Sign up for our COVID-19 newsletter to stay up-to-date on the latest coronavirus news throughout New York An alleged drunken driver was arrested after crashing his Porcshe, killing his 53-year-old passenger in Sag Harbor over the weekend and then fleeing the scene, Southampton Town Police said.Sean Ludwick, 42, was driving on Rolling Hill Court East when he lost control of his vehicle and crashed into a telephone pole at 2 a.m. Sunday, police said.His passenger, Paul Hansen, was pronounced dead at the scene.Ludwick was charged with driving while intoxicated and leaving the scene of a fatal motor vehicle accident.Both the driver and the victim are from Sag Harbor.Southampton detectives ask anyone with information about this crash to call them at 631-702-2230 or call Crime Stoppers at 1-800-220-TIPS.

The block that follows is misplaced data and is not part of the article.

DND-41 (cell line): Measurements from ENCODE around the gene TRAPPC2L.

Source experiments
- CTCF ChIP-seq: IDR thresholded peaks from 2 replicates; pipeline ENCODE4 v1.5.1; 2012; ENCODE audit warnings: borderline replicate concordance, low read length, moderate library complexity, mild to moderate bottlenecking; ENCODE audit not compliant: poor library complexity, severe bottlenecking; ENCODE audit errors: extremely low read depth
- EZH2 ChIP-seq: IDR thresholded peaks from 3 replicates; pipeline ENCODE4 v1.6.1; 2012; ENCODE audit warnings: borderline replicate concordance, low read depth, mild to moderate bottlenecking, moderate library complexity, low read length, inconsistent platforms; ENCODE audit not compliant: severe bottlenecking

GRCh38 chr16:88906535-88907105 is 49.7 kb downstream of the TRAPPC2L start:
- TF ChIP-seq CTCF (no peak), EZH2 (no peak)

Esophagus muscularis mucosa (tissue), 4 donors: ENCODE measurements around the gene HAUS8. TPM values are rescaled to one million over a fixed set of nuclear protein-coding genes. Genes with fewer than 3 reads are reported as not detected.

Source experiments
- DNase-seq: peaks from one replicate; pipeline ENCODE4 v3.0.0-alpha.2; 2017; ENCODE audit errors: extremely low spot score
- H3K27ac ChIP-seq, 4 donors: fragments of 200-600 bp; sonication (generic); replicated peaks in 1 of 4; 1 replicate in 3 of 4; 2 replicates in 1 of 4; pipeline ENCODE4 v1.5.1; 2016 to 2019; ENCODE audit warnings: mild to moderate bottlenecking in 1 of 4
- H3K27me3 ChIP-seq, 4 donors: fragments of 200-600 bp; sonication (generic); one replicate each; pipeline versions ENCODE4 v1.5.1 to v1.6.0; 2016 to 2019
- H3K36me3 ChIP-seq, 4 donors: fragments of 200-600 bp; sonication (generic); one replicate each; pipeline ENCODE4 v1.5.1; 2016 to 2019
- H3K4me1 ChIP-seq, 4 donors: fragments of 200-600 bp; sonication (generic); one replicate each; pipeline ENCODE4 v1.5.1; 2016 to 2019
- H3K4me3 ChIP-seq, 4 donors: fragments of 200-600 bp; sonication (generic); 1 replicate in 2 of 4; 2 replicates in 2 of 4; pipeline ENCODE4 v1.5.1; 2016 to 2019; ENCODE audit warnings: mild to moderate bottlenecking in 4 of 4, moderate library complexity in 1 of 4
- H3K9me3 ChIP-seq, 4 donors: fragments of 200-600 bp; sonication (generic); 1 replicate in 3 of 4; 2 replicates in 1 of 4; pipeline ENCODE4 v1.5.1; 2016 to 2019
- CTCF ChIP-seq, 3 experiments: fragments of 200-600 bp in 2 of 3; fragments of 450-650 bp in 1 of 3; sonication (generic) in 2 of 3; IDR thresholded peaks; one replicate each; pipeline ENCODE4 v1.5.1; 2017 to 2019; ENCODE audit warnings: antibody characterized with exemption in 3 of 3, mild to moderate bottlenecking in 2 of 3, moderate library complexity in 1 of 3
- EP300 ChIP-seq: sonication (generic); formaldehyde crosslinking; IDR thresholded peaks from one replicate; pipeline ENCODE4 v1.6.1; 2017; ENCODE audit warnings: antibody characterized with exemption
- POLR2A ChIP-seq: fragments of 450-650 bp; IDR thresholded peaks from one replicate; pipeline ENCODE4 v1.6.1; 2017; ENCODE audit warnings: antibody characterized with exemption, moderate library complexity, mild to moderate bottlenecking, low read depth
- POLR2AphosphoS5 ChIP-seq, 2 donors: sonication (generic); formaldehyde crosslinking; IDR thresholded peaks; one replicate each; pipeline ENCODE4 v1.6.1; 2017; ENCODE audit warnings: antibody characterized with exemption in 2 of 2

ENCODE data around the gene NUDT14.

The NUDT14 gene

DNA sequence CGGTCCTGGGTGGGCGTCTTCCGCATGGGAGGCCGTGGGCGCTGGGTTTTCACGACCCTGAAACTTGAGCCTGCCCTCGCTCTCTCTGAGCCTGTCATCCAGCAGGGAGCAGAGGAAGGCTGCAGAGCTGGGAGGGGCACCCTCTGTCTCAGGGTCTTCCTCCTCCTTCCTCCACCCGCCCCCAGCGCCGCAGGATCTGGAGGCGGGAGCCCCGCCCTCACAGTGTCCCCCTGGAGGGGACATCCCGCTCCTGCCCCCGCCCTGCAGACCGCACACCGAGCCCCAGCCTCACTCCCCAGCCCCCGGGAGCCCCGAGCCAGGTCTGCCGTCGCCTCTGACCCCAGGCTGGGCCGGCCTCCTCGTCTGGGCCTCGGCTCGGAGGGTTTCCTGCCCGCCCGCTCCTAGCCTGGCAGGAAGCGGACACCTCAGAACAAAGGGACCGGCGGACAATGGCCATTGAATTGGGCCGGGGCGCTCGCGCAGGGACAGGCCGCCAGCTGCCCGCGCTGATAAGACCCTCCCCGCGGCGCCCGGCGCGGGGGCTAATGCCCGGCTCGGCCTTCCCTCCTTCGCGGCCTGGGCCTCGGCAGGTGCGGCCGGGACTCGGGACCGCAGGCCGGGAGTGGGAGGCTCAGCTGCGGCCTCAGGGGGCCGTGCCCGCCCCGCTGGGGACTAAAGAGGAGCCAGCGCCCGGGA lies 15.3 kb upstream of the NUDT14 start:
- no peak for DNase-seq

“Croatian health tourism has many competitive advantages, especially a mild climate, competitive prices, a good geostrategic position and top service, and professionals,”Said the Vice President of the Croatian Chamber of Commerce for Agriculture and Tourism Dragan Kovacevic on the occasion of the award, noting that the choice of Croatia as the location of this gathering is another recognition for all efforts to raise the quality and competitiveness of health tourism. The congress in Terme Tuhelj gathers representatives of 21 European countries, with the co-organization of the Croatian Chamber of Commerce and the partnership of the Croatian National Tourist Board. The aim of the event is to follow new trends and innovations in the field of health tourism, through the presentation of best practices and new niche markets in spa, spa and wellness tourism. Participants were also able to learn how to create offers for travelers from markets outside the EU, with a focus on Russia, Canada and the US. At the Congress of Health Tourism of the European SPAS Association (ESPA), which will be held from 8 to 10 May in Terme Tuhelj, last night the “ESPA Innovation Awards” were awarded for the innovation of medical wellness and spa hotel providers, as very important references in health tourism. In the Spa hotel category, they received a special award Terme Tuhelj, while in the Spa concept category, a special award went to the hands Toplica Sv. Martin. In the Health spa program category, a special award was given to the clinic Energy Clinic. Attachment: DRAGAN KOVAČEVIĆ, HGK: A MORE INTENSIVE PROMOTION IS NEEDED TO STRENGTHEN THE IMAGE OF CROATIA AS A DESTINATION OF HEALTH TOURISM Find out more about the congress in the attachment.